The Grey Bomber: Clay Smith’s Marty
Smith shares on how he got his gray, Marty.

Clay Smith has spun six out of seven steers heading into Round 8 of the 2018 Wrangler National Finals Rodeo, in serious contention for a gold buckle. And he’s done it aboard his great, grey, grade gelding, Marty. 

Smith, his dad, and his brothers ride a lot of horses, including outside horses, and are always looking for the next one. When a friend of his, Marty Caudle, showed up with a sorrel horse for Smith to try, he instead liked the grey tied to the trailer.

“We get to do what we love–ride horses and rope,” Smith said. “We get to look at a bunch of them. But he caught my eye–he was really pretty and about the right size.”

Although Marty didn’t want to sell the grey, he told Smith he could get on him. Caudle’s son Tanner had heeled on him a little, but he hadn’t been headed on. Smith roped some slow steers on him and liked him, but didn’t realize just how good he was going to be. 

A couple months later, Caudle told Smith that he was thinking about selling the grey. He brought him back over on a rainy day, and as Smith was roping the first steer, the gelding bucked. 

“I said, ‘Dang Marty, I didn’t know he bucked.'” Smith explained. “He said, ‘No, he’s not a bronc, he’s just fresh’.”

They negotiated on a price, and got within $500 of the amount Caudle was willing to take and what Smith was willing to pay. 

That night Smith was thinking about it and his dad offered him some advice, “My dad said, ‘If you like that horse, what’s $500 matter. You better buy him’.” Smith decided he would call Caudle the next morning and buy the horse. 

Smith winning Round 2 on Marty. Jamie Arviso

“I’ve never been an early riser,” Smith said with a laugh. “That morning my dad yells at me. Marty called my dad at 7 a.m. and said he’d take what I offered. It really was like it was meant to be.”

He appropriately named the gelding “Marty”, and after only having him a few months and going to five or six jackpots, he took the 4-year-old to the US Open where he and his brother placed. Smith started circuit rodeoing on him the next year. 

“The fact is, that horse wanted to be good,” Smith said. “I didn’t have to train him. I don’t ever remember having to get on him about anything. He’s a winner. He’s always put me in the spot to win. That horse has been a huge blessing and made my job really, really easy for the last two to three years. He’s been an amazing horse. Number one, that horse can really run–he’s fast. He’s really cowy–he watches a cow really good. He never gets in your way.”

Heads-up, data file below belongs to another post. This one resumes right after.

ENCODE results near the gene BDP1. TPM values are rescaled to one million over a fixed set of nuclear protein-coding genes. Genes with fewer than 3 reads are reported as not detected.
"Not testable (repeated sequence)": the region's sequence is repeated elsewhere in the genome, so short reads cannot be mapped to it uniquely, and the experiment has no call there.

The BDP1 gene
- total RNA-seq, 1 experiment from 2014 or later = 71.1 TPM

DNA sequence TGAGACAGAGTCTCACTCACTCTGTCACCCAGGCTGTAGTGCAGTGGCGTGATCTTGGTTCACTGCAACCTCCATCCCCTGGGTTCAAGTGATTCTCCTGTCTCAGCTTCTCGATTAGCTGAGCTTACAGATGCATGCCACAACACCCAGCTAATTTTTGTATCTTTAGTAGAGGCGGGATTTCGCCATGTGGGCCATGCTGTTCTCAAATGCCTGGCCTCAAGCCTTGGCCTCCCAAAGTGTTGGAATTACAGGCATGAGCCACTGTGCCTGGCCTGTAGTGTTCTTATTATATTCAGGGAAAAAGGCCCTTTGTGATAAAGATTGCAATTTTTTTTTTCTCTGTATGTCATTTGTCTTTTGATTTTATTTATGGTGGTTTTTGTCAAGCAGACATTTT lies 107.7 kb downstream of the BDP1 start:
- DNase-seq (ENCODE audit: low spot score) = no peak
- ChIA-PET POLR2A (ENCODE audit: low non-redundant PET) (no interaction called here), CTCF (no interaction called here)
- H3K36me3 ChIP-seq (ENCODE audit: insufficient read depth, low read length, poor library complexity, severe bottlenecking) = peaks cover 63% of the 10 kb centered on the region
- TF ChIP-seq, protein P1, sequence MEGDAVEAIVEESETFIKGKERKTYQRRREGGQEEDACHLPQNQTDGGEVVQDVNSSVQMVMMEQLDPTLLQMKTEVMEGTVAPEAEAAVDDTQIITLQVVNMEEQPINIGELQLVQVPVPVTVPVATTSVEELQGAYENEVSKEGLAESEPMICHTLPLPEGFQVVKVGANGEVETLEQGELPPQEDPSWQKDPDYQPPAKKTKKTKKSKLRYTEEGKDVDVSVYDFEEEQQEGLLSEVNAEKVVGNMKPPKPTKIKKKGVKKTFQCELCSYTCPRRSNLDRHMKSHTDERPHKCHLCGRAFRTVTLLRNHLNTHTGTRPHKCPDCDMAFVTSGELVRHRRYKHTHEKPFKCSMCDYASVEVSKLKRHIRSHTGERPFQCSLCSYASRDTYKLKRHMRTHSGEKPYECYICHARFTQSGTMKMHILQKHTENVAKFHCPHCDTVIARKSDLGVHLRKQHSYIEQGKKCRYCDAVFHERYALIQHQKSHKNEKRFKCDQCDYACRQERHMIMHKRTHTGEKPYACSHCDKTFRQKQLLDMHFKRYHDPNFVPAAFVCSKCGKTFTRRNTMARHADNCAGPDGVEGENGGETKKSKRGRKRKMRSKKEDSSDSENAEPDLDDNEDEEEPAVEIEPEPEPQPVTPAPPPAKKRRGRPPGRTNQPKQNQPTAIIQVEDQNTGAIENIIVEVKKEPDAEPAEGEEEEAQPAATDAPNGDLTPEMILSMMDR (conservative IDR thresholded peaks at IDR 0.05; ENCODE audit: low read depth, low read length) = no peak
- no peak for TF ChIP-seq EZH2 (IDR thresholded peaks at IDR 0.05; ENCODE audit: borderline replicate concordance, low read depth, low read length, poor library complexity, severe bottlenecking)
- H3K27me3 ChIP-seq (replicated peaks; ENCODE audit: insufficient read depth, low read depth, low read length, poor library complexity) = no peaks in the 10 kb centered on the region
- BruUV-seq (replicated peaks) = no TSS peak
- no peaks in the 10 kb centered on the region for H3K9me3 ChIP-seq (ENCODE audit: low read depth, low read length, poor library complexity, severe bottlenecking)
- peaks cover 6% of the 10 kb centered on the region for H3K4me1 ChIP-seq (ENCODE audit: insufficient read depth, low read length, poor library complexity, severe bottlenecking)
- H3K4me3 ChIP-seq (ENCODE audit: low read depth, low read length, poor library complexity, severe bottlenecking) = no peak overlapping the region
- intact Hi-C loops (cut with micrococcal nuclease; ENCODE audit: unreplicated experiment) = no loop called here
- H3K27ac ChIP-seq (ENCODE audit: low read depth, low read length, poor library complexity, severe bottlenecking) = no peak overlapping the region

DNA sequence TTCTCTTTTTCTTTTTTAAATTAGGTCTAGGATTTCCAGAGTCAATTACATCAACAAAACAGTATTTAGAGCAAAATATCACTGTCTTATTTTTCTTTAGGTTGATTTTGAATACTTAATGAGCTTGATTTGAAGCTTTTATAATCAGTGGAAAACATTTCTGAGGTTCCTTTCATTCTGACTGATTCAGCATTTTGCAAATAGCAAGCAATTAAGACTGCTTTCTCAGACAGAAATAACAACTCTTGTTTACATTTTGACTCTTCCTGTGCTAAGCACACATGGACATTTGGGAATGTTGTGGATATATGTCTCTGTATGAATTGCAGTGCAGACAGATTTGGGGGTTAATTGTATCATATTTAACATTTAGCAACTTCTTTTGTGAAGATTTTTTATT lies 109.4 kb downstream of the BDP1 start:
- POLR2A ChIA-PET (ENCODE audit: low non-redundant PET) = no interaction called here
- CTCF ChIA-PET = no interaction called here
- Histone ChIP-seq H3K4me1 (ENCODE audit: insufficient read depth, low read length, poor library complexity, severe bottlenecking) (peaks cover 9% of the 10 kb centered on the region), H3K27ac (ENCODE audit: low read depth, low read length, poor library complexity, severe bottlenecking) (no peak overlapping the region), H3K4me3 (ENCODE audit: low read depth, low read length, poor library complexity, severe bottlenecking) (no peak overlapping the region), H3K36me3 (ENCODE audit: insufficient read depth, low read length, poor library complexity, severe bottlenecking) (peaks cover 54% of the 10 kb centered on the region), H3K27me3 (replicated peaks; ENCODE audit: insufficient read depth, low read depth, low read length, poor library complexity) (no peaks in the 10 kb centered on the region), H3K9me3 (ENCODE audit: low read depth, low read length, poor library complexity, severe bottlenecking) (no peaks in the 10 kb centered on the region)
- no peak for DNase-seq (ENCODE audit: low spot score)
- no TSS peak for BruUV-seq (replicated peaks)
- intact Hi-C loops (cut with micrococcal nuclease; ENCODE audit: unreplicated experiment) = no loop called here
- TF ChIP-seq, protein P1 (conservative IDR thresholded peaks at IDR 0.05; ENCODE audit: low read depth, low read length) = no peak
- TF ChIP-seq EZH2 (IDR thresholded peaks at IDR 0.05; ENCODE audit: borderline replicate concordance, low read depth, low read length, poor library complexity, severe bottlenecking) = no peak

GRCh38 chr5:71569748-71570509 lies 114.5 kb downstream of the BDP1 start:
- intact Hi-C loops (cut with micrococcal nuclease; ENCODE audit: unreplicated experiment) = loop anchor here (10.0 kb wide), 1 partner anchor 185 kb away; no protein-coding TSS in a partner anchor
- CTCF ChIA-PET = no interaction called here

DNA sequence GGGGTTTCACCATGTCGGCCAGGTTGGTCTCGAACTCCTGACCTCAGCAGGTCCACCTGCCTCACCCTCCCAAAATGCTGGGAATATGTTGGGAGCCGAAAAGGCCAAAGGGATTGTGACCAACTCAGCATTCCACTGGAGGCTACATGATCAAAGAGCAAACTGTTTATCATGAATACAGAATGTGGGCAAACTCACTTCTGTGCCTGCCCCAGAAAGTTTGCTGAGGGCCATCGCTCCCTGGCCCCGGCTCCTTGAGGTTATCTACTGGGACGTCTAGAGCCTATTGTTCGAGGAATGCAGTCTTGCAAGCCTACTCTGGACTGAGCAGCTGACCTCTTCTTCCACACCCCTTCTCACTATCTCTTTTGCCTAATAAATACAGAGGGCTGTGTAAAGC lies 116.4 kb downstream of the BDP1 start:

Ironically, Marty isn’t registered. Smith found out who bred and raised him, and has since bred some mares to Marty’s sire, Royal Dept, who goes back to Hollywood Dun It and Smart Little Lena. Marty’s dam had already been sold and they were unsure if she has papers, but said that she’s by The Big Fix. 

“He was traded around on, and I think he was an outlaw as a younger horse,” Smith said about Marty. “It’s kind of a shame he don’t have papers, but at the same time, it don’t really matter because I’m not going to ever sell him—he’ll die on my place.”

At nearly 15.2 hands and around 1,200 pounds, Smith said Marty is ideal for a head horse, “He’s the perfect shape to hold up – he’s got enough bone. That horse has been really sound.” 

And according to Smith, it’s a good thing in more ways than one that he doesn’t require any maintenance.

“He’s probably the meanest horse to be around on the ground,” Smith said. “He’s super hard to shoe. His personality is that he doesn’t want anyone messing with him.” 

But that doesn’t really matter too much, because aboard the horse Smith has amassed $81,782.05 in NFR earnings alone, with $197,126.60 on the year. He and Paul Eaves lead the PRCA world standings and are fifth in the average with a time of 21.90 on five head. With three rounds left and two no-times on the board, Smith and Eaves will look to make fast, solid runs to give themselves a chance at a world title Saturday night. TRJ

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